The Theme of Women’s Suffrage in Romance Novels, Then and Now
By Jessica Marks (2021)
Last year marked 100 years since the greatest achievement of feminist campaigns was achieved: women’s suffrage. In the 100 years since then the women’s rights movement has made significant progress, but the topic of gender equality is still a prominent issue today. The reality of feminist striving has been represented in romance fiction in both eras: the turn of the century and the modern era. This paper shows how there has been a shift in the modern historical romance genre to tell stories set in the Gilded Age featuring the women’s suffrage movement in response to fourth wave feminism and the political context of the last five years. This shift is inspired by the original suffrage fiction from this time period but deviates in some respects to reflect modern feminist rhetoric.
The time period between 2014-2019 correlates to a turbulent societal moment. Fourth wave feminism is a renewed movement in women’s activism in the 21st century, generally accepted as beginning in 2012. Fourth wave feminism is characterized by a unique digital presence as social media catalyzed campaigns supporting reproductive rights, demanding equal pay, and denouncing sexual and other types of violence against women, among other causes (Abrahams). Trump’s controversial presidency continued to expose the many ways sexism is alive and well in America and produced feminist movements such as the #MeToo campaign in response to the underlying misogynist culture.
The increasing prevalence of fourth wave feminism affected the publishing world of genre romance. As an industry consisting of mostly female authors tailored to a mostly female readership, many romance authors claim that feminist conversations in romance novels about consent, independent heroines, and enlightened heroes predated mainstream movements like #MeToo as the genre tried to satisfy the changing expectations of female readers (Colyard). Part of this trend to represent the current feminist culture includes the change in historical romances from traditional Regency stories to including Gilded Age motifs.
The classic modern historical romance harkens back to the Regency era featuring dashing dukes and darling debutantes navigating high society and vying for marriage offers with singular focus. This is a generalization and can’t be universally applied, but consistent themes characterize Regency romances. Typically, the heroes are wealthy, and their title grants them social capital that makes them very powerful. Heroines in Regency fictions are often a part of this social scene, however they are usually more disadvantaged in finances or social status. Marriage is often seen as imperative and the main way heroines can ensure a secure future independent from their familial home.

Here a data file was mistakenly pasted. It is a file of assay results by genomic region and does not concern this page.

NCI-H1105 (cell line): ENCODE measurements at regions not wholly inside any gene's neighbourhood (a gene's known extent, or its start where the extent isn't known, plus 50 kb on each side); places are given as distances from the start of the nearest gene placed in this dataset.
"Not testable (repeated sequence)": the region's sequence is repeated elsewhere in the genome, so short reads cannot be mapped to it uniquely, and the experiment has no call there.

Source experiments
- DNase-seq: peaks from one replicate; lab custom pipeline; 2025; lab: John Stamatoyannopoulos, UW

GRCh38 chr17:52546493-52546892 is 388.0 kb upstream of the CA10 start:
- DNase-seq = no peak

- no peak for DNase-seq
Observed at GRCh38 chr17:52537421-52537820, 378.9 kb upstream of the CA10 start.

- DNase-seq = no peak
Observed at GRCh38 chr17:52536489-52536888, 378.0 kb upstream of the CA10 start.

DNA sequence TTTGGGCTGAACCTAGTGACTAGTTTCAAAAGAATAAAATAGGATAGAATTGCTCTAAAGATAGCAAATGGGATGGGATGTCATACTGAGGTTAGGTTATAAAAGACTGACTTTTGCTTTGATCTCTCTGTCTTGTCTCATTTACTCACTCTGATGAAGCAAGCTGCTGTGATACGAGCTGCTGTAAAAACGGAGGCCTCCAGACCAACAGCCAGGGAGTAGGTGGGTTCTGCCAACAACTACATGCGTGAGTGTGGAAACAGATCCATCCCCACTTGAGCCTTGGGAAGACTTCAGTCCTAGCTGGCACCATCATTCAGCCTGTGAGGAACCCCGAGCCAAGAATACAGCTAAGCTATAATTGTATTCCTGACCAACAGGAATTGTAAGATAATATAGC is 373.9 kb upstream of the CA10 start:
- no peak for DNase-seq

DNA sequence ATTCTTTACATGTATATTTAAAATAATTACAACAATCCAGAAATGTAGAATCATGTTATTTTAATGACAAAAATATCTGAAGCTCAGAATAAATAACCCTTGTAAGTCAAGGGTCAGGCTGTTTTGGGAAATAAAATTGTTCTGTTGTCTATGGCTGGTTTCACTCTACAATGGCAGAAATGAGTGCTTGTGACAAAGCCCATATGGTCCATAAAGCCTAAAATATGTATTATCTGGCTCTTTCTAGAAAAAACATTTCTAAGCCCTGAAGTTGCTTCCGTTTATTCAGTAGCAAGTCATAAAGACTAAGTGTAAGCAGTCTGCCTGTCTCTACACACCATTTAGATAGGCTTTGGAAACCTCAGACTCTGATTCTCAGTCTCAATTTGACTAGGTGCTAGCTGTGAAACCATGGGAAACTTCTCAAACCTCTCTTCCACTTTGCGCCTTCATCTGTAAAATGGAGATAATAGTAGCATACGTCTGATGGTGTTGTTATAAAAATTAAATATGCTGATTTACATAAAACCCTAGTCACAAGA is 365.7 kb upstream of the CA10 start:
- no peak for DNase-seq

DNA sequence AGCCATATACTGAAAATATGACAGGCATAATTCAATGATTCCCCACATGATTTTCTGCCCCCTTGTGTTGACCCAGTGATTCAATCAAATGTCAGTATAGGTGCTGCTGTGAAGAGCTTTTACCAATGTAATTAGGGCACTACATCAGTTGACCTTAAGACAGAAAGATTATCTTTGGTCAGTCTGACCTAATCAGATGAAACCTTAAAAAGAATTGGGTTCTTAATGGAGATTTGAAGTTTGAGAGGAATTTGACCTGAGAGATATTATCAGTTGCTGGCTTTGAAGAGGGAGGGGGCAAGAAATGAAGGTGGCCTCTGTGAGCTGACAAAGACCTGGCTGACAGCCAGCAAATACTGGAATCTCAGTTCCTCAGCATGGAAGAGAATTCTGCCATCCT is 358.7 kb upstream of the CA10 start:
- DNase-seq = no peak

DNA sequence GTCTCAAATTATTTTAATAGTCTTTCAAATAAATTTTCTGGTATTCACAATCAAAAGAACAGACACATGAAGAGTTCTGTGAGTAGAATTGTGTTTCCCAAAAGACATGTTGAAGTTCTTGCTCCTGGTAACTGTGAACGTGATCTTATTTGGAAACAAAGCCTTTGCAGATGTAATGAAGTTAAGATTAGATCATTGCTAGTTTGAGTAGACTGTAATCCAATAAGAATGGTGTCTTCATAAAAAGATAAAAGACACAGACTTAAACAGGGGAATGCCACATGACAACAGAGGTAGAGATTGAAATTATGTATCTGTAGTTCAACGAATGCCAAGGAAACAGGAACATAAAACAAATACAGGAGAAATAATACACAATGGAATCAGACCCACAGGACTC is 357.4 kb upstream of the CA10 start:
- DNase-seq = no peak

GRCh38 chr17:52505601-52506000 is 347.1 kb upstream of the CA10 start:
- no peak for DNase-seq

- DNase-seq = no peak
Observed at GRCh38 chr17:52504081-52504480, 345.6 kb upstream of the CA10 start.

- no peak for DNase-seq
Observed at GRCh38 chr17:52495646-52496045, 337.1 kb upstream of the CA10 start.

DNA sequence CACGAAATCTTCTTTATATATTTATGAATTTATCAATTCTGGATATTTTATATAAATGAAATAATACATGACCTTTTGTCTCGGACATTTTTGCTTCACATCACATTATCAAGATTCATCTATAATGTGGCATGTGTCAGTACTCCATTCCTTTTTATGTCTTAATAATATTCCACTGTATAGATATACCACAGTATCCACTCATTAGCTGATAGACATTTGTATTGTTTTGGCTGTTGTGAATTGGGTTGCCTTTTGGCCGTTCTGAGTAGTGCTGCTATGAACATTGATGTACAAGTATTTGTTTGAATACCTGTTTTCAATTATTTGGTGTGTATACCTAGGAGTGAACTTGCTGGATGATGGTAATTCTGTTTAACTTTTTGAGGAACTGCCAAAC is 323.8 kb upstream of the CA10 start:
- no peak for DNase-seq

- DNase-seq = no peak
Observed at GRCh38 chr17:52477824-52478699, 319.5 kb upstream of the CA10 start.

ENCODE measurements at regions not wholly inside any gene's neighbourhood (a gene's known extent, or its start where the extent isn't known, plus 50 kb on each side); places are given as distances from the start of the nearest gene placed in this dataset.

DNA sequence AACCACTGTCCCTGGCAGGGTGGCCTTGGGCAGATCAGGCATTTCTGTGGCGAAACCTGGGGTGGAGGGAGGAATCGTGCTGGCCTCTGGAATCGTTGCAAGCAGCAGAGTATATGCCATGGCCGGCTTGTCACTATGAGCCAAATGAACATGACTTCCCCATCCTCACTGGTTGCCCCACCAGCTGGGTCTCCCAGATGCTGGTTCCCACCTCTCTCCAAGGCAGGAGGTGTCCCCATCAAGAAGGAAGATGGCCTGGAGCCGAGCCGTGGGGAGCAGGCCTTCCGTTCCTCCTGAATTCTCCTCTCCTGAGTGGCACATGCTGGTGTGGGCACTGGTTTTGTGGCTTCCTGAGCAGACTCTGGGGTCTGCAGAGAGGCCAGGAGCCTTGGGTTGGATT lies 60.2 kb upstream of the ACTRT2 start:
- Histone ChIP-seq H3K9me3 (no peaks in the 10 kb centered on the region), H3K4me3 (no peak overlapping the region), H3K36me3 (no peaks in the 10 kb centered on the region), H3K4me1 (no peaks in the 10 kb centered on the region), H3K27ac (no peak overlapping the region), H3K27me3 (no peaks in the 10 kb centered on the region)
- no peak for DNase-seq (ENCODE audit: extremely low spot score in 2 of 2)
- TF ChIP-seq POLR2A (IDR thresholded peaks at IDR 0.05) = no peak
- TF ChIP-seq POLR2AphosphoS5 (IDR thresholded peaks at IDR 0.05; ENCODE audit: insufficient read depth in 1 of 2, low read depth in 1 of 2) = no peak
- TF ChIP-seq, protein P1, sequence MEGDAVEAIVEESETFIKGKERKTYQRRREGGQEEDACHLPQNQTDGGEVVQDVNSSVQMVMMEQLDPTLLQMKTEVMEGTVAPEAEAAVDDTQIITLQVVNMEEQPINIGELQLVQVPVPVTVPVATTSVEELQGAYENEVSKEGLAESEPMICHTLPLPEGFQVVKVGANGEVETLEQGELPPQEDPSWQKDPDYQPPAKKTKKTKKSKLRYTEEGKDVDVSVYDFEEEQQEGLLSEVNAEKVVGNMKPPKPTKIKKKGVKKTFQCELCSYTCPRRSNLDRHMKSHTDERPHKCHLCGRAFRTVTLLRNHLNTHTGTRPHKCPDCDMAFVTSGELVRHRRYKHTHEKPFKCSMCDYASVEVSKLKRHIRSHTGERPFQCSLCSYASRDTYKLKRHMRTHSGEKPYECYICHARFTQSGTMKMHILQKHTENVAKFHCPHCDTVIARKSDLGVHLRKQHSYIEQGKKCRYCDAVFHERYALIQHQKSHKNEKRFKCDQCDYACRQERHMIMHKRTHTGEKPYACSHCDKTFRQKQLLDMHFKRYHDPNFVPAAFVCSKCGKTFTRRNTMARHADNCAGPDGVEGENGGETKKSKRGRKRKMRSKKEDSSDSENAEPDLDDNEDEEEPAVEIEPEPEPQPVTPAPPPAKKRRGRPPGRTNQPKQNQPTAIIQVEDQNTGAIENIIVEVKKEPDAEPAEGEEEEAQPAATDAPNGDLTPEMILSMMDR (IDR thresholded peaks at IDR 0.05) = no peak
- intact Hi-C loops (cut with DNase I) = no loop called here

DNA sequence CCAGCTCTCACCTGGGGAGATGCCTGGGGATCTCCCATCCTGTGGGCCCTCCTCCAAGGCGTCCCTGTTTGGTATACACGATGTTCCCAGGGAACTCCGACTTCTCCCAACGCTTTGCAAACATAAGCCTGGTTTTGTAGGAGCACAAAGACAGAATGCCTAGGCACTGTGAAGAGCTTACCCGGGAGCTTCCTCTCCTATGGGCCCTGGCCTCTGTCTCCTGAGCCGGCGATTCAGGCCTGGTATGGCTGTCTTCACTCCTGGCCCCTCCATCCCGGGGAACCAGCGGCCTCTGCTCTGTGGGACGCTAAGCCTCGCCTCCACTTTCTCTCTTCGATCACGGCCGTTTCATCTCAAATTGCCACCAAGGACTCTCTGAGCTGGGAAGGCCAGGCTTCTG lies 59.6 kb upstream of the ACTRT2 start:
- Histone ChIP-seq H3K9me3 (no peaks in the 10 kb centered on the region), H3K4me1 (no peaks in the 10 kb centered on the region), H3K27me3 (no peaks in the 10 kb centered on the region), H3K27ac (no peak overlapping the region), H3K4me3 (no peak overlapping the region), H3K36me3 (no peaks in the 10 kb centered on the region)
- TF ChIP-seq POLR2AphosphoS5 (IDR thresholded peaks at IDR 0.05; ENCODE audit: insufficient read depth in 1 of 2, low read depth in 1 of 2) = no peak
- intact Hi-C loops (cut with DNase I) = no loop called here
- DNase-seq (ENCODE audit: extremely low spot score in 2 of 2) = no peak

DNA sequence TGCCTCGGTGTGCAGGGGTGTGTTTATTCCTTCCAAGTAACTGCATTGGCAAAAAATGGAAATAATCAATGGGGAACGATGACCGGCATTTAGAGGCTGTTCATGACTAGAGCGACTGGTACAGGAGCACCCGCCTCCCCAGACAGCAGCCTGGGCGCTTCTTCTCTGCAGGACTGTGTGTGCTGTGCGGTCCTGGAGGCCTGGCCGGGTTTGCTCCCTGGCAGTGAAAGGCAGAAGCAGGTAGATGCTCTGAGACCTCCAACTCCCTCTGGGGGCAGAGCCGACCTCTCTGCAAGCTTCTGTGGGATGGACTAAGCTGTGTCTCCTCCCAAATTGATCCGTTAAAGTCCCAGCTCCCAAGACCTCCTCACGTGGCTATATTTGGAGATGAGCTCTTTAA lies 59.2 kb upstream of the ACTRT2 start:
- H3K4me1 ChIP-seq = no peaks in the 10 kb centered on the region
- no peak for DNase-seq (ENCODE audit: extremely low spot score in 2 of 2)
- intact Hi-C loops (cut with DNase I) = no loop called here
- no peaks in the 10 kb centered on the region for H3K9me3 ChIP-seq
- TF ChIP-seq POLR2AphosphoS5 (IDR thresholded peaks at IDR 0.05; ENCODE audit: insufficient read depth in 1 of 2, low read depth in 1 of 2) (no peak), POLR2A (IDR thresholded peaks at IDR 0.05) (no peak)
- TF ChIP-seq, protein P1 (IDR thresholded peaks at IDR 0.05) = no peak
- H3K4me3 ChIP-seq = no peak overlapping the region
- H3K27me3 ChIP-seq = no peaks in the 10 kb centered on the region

Recently, there has been a transition in historical romances as some authors shift their time period towards the end of the 19th century and into the 20th, what is referred to as the Gilded Age. The Goodreads page for “Gilded Age Romances” features 21 books explicitly marketed as Gilded Age, all published between 2016-2020, with two exceptions from 2000 and 2001. Multiple authors like Joanna Shupe and Marie Force have been consistently publishing novels and series in this subgenre; clearly they have found a successful niche in the historical romance market. The Regency era romance is still thriving (for comparison Goodreads shows 3001 results for “Regency Romance”) but the recent uptick in Gilded Age publication is notable. The “Gilded Age” terminology typically applies to urban American contexts. For the purposes of this examination focused on suffrage, novels set in the same time period but within the context of the English suffrage movement were also included. The time frames for landmark historical cutoffs are not strictly defined; the social world within the novel and the focal themes are defining factors than can give a novel a Gilded Age flair without being marketed as strictly Gilded Age.
Gilded Age romances maintain some of the important elements of classic Regency stories but have significant contrasts. This era still features titled heroes and the luxuries of wealthy society but focuses on the waning power of these positions during changing times, instead of basking in their Regency prime. Heroines are generally employed and career-oriented rather than existing exclusively in the parlors and ballrooms of the Regency world. In many Gilded Age novels, marriage is presented as a potential obstacle to these other goals rather than the primary expectation of the heroine.